A pooled analysis based on 40 high-quality prospective cohort studies from 9 different countries totaling more than 1 million participants showed that higher dietary magnesium intake was associated with a reduced risk of stroke, heart failure, diabetes, and all-cause mortality.1
This comprehensive analysis was conducted by researchers from Zhejiang University and Zhengzhou University (China) who identified all available cohort studies published since 1999 with large sample sizes and long-term follow-up data. In these studies, dietary magnesium intake was assessed using a validated food frequency questionnaire or dietary recall, and disease cases were recorded during the long-term follow-ups (ranging from 4 to 30 years).
The researchers found a lower risk of multiple health conditions among those with higher magnesium intake. In a dose-response analysis, a 100 mg-per-day increase in the dietary magnesium intake was significantly associated with a 7%, 22%, 19%, and 10% reduction in the risk of stroke, heart failure, type 2 diabetes, and all-cause mortality, respectively. Dr. Fudi Wang, corresponding author from the School of Public Health of Zhejiang University, indicated that increasing the consumption of magnesium-rich foods may be beneficial to overall health.
The study results were published in the journal BMC Medicine (December 2016).
Why is this clinically important?
The finding of this study has important public health implications, as nearly 1 out of every 2 Americans 1 year and older had inadequate intakes of magnesium.2 The inadequacy was even greater for some groups:2
- 70% of female and 80% of male ≥ 71 years old did not consume magnesium above the Estimated Average Requirements (EAR).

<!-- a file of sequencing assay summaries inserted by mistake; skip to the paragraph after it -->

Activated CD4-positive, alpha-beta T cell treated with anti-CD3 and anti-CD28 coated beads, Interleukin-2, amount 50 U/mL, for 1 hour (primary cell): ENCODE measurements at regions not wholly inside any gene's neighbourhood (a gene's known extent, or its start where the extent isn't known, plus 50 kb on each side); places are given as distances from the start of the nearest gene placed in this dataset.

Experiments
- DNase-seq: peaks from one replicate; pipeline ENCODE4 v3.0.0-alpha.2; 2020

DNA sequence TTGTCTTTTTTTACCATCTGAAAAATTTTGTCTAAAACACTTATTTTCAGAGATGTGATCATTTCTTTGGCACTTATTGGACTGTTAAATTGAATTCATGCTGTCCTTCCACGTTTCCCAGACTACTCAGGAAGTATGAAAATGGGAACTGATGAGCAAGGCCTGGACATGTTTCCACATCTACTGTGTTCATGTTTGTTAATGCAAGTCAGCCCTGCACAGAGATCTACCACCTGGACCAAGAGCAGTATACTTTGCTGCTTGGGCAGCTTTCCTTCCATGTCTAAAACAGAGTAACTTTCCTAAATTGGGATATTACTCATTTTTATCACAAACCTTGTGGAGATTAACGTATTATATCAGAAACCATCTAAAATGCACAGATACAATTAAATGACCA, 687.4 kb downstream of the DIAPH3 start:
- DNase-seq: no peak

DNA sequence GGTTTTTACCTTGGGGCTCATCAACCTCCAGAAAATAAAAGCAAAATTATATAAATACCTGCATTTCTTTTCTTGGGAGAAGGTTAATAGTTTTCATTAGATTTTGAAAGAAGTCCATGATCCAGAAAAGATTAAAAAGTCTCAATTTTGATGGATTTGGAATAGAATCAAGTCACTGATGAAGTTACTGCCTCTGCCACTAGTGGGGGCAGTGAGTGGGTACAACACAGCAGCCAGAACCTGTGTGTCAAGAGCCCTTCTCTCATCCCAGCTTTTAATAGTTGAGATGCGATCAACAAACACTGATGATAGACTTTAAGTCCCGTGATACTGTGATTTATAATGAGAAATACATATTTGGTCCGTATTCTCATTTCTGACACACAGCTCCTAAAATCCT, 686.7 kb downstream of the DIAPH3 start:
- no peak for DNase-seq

- 69% of male and 89% of female age 14-18 did not consume magnesium above the EAR.
Magnesium supplementation may help Americans meet recommended dietary intakes for magnesium, according to national surveys and cohort studies.3-5
- Fang X, Wang K, Han D, et al. Dietary magnesium intake and the risk of cardiovascular disease, type 2 diabetes, and all-cause mortality: a dose-response meta-analysis of prospective cohort studies. BMC Med 2016;14:210.
- Moshfegh A, Goldman J, Ahuja J, Rhodes D, LaComb R. What We Eat in America, NHANES 2005-2006: Usual nutrient intakes from food and water compared to 1997 Dietary Reference Intakes for vitamin D, calcium, phosphorus, and magnesium. In: U.S. Department of Agriculture ARS, ed.2009.
- Burnett-Hartman AN, Fitzpatrick AL, Gao K, Jackson SA, Schreiner PJ. Supplement use contributes to meeting recommended dietary intakes for calcium, magnesium, and vitamin C in four ethnicities of middle-aged and older Americans: the Multi-Ethnic Study of Atherosclerosis. J Am Diet Assoc 2009;109:422-9.
- Bailey RL, Fulgoni VL, 3rd, Keast DR, Dwyer JT. Dietary supplement use is associated with higher intakes of minerals from food sources. Am J Clin Nutr 2011;94:1376-81.
- Ford ES, Mokdad AH. Dietary magnesium intake in a national sample of US adults. J Nutr 2003;133:2879-82.